By looking at the evidence as well as on-field application, I suggest the following definitions for practical everday use:
Recovery is the necessary physiological response consequent to the training-induced fatigue and it represents the systemic biological output of the human system in order to compensate and restore the homeostatic balance. It doesn’t care about the various sub-systems involved in the process.
Regeneration is a more specific term that takes into account the local response to stress in terms of magnitude and timing of the various sub-systems involved in the training/stress application process (glycogen restoration, thermal response, neurological function, soft tissue properties, etc.). In summary, regeneration includes all the different strategies adopted to improve (and not necessarily accelerate) the quality of the recovery cycle.
Regeneration Strategies for the Foot and Movement Proficiency/Efficiency
Movement proficiency and efficiency, defined as a result of body/joint positioning (kinematics), tissue status, and force application (kinetics), can only be accomplished by optimally integrating the coordination of motor skills (Figure 1) with segmental interaction (ie, the optimal force transfer through the various joints and body segments).
We keep our regeneration strategies for the foot/ankle complex as a focal point of the overall recovery process because the foot is the complex structure enabling the optimal expression of movement efficiency and proficiency needed for high performance.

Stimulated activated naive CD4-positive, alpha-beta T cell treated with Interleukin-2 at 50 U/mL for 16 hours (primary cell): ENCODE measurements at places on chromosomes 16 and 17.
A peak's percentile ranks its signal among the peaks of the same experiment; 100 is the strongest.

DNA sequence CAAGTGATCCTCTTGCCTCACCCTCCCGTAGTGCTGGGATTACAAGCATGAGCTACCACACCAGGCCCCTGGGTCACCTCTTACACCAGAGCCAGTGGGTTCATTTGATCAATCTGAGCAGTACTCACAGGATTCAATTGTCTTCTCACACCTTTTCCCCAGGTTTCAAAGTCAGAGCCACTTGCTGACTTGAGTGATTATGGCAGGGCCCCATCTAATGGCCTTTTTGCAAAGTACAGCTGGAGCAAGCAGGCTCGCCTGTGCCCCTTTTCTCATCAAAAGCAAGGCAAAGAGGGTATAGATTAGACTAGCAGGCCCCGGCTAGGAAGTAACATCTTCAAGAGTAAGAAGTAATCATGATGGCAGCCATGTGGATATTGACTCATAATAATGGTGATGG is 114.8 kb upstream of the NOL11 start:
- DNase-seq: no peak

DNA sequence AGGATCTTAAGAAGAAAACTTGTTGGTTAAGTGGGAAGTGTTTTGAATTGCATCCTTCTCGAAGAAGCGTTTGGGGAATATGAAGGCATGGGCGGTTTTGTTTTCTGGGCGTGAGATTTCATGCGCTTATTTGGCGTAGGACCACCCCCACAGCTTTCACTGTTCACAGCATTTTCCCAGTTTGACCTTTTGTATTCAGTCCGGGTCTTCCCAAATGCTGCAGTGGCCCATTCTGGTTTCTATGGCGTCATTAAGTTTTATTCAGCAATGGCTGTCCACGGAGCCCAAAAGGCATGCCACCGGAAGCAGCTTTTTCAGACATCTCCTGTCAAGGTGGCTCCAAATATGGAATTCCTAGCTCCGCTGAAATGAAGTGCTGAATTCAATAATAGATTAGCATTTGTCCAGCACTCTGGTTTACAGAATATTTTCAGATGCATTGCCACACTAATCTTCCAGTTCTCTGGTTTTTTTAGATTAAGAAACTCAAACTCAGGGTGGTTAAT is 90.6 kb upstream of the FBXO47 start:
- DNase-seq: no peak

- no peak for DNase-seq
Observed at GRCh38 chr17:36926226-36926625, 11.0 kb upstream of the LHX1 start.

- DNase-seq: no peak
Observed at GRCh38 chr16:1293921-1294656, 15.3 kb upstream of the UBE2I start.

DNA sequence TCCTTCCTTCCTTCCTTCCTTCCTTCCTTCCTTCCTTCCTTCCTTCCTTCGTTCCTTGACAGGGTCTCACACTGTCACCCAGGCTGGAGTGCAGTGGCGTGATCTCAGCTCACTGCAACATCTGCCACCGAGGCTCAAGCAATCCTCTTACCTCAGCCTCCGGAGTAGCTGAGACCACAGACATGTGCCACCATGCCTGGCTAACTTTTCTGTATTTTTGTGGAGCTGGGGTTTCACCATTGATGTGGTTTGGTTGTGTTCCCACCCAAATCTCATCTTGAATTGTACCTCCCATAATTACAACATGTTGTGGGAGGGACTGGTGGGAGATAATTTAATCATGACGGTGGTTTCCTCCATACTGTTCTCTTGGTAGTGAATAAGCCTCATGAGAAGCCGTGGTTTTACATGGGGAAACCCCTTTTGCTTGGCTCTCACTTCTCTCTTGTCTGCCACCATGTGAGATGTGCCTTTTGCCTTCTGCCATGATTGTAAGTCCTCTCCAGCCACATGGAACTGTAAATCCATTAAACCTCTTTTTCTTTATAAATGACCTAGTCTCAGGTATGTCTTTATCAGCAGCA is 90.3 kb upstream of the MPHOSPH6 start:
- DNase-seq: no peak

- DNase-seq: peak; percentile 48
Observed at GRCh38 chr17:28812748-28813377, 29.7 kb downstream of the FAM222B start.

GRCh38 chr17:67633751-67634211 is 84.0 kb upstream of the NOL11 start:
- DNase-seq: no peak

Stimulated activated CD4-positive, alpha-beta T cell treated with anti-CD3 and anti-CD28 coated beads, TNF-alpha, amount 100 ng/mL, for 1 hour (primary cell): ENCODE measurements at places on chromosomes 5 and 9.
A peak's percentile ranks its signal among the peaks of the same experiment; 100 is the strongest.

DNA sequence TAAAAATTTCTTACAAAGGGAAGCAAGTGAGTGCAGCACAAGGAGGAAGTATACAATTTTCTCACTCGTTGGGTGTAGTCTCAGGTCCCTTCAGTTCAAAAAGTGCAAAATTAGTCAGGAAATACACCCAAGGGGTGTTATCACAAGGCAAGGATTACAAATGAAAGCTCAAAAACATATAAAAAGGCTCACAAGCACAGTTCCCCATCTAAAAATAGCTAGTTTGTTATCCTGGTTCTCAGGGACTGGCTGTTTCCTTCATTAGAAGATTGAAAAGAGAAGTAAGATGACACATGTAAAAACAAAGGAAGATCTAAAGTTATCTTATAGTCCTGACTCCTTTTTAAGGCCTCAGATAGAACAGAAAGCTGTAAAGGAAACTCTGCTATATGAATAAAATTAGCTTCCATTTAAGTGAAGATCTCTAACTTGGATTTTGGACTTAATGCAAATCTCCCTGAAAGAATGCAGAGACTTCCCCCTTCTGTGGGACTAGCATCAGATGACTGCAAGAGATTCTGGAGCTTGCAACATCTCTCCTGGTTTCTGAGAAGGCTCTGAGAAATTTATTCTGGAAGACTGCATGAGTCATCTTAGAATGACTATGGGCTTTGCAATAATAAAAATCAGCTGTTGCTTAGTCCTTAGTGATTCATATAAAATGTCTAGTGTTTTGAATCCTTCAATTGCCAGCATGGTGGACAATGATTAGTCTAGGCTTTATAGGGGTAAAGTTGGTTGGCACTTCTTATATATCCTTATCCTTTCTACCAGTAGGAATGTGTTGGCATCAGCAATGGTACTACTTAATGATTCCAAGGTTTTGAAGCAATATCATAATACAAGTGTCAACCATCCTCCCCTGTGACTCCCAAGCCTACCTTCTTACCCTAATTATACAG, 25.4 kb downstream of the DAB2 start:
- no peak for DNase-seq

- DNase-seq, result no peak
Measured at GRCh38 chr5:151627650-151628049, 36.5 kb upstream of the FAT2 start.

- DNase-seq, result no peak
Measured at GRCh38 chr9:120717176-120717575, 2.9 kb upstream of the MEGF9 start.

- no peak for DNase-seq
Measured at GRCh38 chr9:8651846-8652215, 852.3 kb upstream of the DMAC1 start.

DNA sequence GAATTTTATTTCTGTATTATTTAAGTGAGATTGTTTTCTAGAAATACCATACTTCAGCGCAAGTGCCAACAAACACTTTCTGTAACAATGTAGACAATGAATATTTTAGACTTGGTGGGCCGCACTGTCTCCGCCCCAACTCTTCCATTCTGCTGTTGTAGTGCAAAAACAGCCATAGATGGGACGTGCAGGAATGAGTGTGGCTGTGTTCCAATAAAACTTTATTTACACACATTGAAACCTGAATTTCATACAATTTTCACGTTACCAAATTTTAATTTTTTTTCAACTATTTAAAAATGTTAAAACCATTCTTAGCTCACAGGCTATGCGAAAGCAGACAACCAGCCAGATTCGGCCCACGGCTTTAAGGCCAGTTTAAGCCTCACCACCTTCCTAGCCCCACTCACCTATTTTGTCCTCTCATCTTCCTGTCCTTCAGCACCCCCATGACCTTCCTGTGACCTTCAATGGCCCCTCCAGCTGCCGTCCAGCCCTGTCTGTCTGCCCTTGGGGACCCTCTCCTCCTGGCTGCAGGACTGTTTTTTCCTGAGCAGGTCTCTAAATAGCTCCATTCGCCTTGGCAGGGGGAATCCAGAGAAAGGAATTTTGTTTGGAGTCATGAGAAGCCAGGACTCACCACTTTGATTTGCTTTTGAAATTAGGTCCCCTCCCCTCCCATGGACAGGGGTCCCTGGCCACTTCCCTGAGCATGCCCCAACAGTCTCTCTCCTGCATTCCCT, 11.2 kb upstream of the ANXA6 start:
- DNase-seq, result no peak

Our regeneration protocols for the feet are structured over 3 levels/layers:
- Structural (Tissue recovery)
- Functional (Functional movement recovery)
- Sensory (Skin)
In Part II of this series, I will explain why we target these 3 levels and provide specific methods and techniques used for each protocol.
Antonio Robustelli is a professional sports performance consultant and elite coach from Italy; his areas of expertise include injury prevention, sports technology, strength training programming, speed development, recovery monitoring, and return to play assessment. He has worked worldwide for nearly 20 years with semi-professionals, professionals, and Olympic athletes as well as professional teams in various disciplines. Regularly invited as a Keynote Speaker for international conferences in Sports Science and Strength & Conditioning, he is currently a consultant for Federations, Governing Bodies, Olympians and for First Division football and basketball teams in Europe, Asia, and USA. He is a member of the LER Editorial Advisory Board and can be reached at Antonio.firstname.lastname@example.org.
- Knudson D. Fundamentals of Biomechanics. 2nd ed. Springer; 2007.
- Enoka RM. Neuromechanics of Human Movement. 4th ed. Human Kinetics; 2008
- Kellmann M, Bertollo M, Bosquet, et al. Recovery and performance in sport: consensus statement. Int J Sports Physiol Perform. 2018;13(2):240-245.